So there we were, morally and religiously divided but with the need to shape up a peaceful political unit. Coercing everyone into a newly unified ‘moral grand vision’ was now out of the question, as the point of departure was the presumption of our liberty—our inalienable right to autonomously elect our worldview. Liberalism’s brilliance was to take moral and religious diversity as the normal outcome of letting individuals exercise their autonomy. Suddenly, pluralism ceased to be viewed as a corrosive phenomenon that needed to be resisted in the name of a single moral and religious worldview. Instead, pluralism became the mark of freedom, the manifestation of our liberty in action. The defense of pluralism became an end in itself because defending freedom is a worthy end in itself, and so liberalism grew strong.

From a liberal perspective, the core objective of political association became the protection of individual liberty, which in practice meant that political discourse needed to abstain from favoring any particular moral or religious views. To achieve this, morality and religion were evicted from the public arena and transformed into private matters, while the political was transformed into a ‘morally sterilized’ procedural framework. We all know the rest of the story: plural democracies flourished while the defense of autonomy and the craving for freedom remain the main driving forces behind astonishing political transformations as the ones taking place before our eyes in North Africa.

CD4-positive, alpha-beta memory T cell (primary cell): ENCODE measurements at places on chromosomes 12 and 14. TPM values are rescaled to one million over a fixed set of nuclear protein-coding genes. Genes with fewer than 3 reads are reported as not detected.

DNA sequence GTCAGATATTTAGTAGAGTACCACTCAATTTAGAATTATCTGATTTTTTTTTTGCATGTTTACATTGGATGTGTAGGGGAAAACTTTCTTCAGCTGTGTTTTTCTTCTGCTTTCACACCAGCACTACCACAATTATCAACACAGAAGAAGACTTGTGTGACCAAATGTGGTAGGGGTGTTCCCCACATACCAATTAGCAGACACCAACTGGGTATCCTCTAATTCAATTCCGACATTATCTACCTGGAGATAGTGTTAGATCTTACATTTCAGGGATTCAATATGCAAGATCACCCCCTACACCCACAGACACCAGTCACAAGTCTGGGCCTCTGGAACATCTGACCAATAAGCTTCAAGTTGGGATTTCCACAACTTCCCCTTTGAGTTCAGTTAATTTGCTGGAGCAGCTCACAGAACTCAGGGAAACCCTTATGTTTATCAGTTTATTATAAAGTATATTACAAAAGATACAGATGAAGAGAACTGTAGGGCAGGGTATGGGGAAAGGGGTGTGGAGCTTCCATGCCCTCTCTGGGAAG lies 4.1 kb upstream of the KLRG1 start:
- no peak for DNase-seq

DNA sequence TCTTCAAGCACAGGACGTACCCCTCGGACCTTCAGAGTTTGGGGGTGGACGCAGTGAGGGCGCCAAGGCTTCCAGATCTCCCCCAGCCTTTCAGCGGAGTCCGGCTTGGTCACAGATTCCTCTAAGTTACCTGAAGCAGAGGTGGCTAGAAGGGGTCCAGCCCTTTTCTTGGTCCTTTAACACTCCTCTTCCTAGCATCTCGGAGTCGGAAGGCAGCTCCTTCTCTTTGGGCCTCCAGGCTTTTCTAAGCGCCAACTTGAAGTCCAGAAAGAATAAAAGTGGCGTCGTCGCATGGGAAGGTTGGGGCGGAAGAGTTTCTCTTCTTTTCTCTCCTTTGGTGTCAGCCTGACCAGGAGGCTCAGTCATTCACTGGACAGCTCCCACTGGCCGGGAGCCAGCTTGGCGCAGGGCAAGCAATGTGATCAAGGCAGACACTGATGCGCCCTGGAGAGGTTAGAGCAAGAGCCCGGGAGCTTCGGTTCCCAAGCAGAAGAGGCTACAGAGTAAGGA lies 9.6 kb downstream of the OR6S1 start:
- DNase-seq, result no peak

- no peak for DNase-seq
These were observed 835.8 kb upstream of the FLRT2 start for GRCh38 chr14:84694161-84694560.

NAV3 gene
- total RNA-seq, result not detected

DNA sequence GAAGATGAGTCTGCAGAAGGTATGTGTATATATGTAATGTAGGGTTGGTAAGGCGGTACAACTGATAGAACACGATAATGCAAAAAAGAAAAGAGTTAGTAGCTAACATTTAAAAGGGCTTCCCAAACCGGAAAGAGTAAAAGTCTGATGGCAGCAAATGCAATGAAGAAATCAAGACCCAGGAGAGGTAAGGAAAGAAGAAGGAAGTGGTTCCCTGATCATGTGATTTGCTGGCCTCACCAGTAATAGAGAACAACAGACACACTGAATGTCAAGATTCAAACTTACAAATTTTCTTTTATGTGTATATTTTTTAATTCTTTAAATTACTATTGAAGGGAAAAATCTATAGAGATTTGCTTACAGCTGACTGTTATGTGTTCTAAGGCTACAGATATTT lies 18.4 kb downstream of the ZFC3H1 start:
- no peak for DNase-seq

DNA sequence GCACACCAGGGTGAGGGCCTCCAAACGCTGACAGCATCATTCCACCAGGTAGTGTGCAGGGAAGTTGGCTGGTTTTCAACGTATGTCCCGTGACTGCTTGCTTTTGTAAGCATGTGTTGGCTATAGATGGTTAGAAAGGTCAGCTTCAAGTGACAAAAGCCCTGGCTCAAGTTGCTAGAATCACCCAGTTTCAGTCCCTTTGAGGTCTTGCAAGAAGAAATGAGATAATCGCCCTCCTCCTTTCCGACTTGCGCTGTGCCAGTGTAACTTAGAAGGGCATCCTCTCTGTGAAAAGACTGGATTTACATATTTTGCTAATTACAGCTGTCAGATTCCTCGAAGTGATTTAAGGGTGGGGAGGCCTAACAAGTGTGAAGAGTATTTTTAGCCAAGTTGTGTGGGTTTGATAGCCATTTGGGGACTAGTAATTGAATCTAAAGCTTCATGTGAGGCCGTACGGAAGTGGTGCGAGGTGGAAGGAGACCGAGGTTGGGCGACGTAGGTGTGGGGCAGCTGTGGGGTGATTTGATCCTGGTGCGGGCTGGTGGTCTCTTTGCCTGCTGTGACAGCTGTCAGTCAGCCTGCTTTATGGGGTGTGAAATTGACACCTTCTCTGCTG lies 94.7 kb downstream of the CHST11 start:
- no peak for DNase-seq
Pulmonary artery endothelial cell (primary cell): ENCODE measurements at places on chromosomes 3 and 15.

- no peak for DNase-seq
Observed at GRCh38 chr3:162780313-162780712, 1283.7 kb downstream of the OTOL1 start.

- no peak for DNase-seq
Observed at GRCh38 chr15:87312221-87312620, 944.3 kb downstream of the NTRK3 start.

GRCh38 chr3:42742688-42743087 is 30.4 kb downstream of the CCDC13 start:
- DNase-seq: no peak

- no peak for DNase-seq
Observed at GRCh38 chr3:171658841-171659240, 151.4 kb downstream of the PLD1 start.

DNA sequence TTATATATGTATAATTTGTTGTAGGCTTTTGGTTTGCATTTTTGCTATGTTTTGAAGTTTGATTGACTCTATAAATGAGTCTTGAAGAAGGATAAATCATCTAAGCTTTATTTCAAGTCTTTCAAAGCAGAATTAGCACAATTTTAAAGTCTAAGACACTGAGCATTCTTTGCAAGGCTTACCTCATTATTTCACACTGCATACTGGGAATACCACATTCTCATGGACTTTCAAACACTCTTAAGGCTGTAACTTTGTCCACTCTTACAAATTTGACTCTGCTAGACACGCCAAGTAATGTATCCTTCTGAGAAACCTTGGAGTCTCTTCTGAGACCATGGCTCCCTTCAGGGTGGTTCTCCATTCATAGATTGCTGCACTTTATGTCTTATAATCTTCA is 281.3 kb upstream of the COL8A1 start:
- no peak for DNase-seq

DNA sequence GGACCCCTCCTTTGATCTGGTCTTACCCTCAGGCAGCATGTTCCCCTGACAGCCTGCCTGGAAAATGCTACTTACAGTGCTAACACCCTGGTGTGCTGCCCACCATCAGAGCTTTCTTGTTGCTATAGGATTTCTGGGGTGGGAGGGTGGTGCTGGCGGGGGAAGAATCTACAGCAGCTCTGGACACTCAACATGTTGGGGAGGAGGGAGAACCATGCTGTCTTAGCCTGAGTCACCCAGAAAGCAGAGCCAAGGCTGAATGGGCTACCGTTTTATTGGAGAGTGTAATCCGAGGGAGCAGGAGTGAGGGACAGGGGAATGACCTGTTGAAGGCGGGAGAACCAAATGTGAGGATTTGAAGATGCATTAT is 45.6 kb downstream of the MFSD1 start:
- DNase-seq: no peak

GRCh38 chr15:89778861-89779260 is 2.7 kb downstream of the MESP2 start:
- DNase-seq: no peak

Yet despite all of its advantages, its philosophical merits and its ongoing historical vindication, liberalism’s key political requirement—the need to keep moral and religious matters out of public deliberation—is potentially the source of its own demise. In a world that has interwoven everyone and dramatically transformed the means of global communication, is it possible to keep the moral and the religious out of public deliberation? Can the political remain neutral to the growing voices seeking to impose their own worldviews?

The division between the public and the private which is necessary for liberalism to work was justified on pragmatic grounds as necessary to defend individual liberty and to secure political stability in the face of growing moral and religious diversity. Now, paradoxically, this very division is turning into a source of instability given the interlinked nature of our current society. In an interwoven society there is no realistic sphere for the private to remain truly secluded; everything can cross seamlessly into the public realm and everything is up for social discussion.